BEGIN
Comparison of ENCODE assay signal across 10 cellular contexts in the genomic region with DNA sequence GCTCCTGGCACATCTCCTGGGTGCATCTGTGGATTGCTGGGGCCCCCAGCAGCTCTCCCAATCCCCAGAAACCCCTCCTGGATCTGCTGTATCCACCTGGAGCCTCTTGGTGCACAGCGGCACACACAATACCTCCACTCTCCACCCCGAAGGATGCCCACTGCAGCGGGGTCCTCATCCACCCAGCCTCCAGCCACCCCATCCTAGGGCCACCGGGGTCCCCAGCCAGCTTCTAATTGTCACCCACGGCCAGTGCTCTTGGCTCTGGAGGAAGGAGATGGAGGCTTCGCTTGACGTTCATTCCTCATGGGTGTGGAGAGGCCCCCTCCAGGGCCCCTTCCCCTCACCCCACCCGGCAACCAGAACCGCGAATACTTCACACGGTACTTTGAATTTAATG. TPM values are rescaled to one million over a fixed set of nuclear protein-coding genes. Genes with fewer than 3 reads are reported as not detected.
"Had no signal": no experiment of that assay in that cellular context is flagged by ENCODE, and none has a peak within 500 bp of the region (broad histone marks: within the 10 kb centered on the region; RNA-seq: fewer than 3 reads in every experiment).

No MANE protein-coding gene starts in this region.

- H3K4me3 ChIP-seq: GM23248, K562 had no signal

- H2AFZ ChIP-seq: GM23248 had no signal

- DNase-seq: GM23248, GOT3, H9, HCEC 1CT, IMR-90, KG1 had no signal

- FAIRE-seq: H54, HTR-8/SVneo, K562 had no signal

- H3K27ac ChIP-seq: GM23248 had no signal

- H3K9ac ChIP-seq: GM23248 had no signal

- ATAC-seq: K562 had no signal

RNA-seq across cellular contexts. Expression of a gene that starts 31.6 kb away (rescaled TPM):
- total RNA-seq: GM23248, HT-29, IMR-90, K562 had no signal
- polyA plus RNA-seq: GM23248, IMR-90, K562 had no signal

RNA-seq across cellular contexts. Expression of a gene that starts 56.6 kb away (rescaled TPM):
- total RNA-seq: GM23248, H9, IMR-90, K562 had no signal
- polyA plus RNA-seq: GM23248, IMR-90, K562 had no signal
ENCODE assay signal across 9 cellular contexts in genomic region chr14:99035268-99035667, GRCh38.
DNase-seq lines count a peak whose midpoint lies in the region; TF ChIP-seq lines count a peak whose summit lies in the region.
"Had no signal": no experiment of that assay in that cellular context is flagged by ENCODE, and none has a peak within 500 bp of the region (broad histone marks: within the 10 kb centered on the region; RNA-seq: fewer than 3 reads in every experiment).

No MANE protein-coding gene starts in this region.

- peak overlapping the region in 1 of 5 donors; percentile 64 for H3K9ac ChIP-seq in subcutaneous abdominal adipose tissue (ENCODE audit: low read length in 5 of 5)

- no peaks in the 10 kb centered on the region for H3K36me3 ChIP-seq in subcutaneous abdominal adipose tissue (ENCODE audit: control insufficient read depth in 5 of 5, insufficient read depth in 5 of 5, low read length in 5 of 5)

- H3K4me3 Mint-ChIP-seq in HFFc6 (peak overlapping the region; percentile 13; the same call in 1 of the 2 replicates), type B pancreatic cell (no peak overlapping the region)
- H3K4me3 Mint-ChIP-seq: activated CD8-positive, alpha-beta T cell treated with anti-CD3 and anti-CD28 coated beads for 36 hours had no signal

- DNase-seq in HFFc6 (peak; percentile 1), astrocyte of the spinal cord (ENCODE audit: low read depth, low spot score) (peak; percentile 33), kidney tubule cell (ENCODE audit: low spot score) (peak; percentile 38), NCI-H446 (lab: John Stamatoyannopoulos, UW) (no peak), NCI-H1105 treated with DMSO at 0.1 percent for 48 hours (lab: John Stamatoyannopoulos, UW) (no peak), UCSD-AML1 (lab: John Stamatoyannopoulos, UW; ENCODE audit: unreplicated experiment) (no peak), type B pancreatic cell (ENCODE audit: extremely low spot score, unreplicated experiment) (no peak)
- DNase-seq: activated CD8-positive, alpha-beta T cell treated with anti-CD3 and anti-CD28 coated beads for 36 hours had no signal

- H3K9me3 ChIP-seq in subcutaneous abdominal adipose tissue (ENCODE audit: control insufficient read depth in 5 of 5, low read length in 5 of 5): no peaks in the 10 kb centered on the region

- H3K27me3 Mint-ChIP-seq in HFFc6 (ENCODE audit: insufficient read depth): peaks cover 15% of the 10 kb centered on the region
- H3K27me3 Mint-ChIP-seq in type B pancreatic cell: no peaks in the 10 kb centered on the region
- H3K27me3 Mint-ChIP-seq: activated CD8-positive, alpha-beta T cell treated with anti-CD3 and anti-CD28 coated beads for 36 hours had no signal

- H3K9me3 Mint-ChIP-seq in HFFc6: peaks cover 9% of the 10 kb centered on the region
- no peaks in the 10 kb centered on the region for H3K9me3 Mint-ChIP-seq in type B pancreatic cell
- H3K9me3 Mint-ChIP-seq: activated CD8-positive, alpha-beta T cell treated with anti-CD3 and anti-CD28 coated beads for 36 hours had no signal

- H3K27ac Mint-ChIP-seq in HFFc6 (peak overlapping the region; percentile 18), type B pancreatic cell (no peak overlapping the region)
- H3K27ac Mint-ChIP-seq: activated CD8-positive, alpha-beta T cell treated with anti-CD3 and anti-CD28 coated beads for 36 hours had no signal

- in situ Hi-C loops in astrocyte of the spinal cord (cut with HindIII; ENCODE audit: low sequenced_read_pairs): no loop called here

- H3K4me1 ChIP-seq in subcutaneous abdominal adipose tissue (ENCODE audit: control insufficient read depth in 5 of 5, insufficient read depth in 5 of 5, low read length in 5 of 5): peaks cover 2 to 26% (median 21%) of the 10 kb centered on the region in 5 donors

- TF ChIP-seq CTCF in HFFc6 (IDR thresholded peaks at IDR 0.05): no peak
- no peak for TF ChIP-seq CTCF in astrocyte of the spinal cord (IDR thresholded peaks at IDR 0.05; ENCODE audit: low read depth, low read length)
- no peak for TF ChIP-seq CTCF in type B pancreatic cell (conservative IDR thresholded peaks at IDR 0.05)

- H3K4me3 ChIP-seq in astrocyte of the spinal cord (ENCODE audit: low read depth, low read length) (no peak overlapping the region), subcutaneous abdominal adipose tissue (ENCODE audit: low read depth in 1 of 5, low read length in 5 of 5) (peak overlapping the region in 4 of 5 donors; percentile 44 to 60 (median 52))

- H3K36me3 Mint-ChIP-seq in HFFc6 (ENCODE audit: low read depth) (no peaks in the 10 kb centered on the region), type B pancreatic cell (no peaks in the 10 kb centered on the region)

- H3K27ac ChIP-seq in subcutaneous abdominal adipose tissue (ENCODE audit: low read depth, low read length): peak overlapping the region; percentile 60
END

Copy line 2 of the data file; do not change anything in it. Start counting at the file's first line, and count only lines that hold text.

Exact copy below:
"Had no signal": no experiment of that assay in that cellular context is flagged by ENCODE, and none has a peak within 500 bp of the region (broad histone marks: within the 10 kb centered on the region; RNA-seq: fewer than 3 reads in every experiment).